McConnochie is a very competent writer, and she’s been quite clever with Galina’s voice. ‘You think my English is not good enough,’ she says to her husband, who replies ‘you’re not really a word person, are you?’ So it reads realistically that Galina’s memoir is a bit stilted. She is also quite clearly an unreliable narrator; Teddy recollects the same events quite differently, so we know that any truth lies somewhere outside their version of events. Galina and Teddy personify different approaches to ballet, and to life. Galina has fully imbibed the rigorous discipline of the Russian system, where technique is everything; self-expression comes a poor second. ‘Before you ever get to dance, to leap about, to express yourself (there is such an emphasis these days on expressing yourself), you must learn the basics,’ she writes. Teddy, on the other hand, has presence and charisma to cover his dislike of hard work. Galina wants to be the best. Teddy wants to be loved. McConnochie presents a thoughtful psychological picture of the clash that arises when these two world views collide. Can they ever be reconciled?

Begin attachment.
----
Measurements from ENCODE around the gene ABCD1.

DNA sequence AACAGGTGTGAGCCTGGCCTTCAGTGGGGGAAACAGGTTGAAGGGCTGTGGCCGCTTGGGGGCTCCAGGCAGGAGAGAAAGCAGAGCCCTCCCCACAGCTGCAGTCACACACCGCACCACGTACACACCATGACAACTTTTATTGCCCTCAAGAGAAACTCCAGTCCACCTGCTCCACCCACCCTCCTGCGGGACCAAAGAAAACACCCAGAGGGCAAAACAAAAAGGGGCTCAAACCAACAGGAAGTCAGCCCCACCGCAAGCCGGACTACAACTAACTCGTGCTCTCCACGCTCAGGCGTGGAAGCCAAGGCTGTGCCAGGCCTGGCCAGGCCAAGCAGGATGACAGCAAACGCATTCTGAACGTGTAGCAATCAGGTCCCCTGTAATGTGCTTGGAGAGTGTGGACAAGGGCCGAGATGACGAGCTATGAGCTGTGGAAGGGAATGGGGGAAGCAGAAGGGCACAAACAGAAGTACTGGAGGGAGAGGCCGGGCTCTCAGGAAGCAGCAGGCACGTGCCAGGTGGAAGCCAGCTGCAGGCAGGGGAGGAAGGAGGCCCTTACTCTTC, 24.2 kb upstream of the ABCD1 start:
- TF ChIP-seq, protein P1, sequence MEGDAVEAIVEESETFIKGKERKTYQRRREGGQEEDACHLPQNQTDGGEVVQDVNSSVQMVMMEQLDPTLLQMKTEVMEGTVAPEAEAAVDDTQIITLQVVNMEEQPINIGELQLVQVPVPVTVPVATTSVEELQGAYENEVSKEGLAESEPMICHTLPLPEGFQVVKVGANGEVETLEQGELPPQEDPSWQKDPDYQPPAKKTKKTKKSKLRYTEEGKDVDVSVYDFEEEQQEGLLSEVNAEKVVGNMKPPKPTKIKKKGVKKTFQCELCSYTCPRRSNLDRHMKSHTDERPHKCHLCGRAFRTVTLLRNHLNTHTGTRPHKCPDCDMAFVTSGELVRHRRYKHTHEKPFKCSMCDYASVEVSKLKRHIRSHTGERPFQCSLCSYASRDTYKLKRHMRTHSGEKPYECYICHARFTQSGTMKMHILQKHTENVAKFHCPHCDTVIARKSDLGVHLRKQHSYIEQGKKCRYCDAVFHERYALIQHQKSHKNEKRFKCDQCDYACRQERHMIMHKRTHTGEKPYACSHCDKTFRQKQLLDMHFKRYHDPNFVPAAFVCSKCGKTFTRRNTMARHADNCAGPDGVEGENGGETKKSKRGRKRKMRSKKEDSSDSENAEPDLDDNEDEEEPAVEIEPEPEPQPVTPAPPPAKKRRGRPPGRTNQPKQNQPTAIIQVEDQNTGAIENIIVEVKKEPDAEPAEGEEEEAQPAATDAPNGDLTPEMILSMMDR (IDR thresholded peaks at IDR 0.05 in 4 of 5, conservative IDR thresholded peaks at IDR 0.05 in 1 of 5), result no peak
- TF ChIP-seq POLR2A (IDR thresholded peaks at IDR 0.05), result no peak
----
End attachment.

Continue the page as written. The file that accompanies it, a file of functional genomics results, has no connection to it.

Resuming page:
Combining the present, the memoir, and the characters’ own recollections of the past, makes for a rather untidy story, but I guess it works well enough. There are clunky bits, like Teddy’s relations with his family, which are very two dimensional. A homosexual encounter by the River Torrens is probably only there because of a notorious homosexual drowning in that river in 1972. I think the section dealing with Galina’s company is a bit too sketchy; where, for example, could she possibly have got all those dancers from in Adelaide? It’s true that a number of the Ballet Russes dancers chose to remain in Australia after the outbreak of war, but I doubt there were enough ballet schools of sufficient standing – certainly not in Adelaide – to make up even a part-time company like the one McConnocnie describes. (In fact the history of Galina’s company is rather like that of the Borovansky Ballet Company which began in Melbourne in 1939 as a part-time company and grew into the major ballet company in Australia before its closure and the foundation of the Australian Ballet in 1962. McConnochie seems to suggest that the Borovansky company formed well after Galina’s company.) But this is just me being pedantic; the story is ultimately quite satisfying.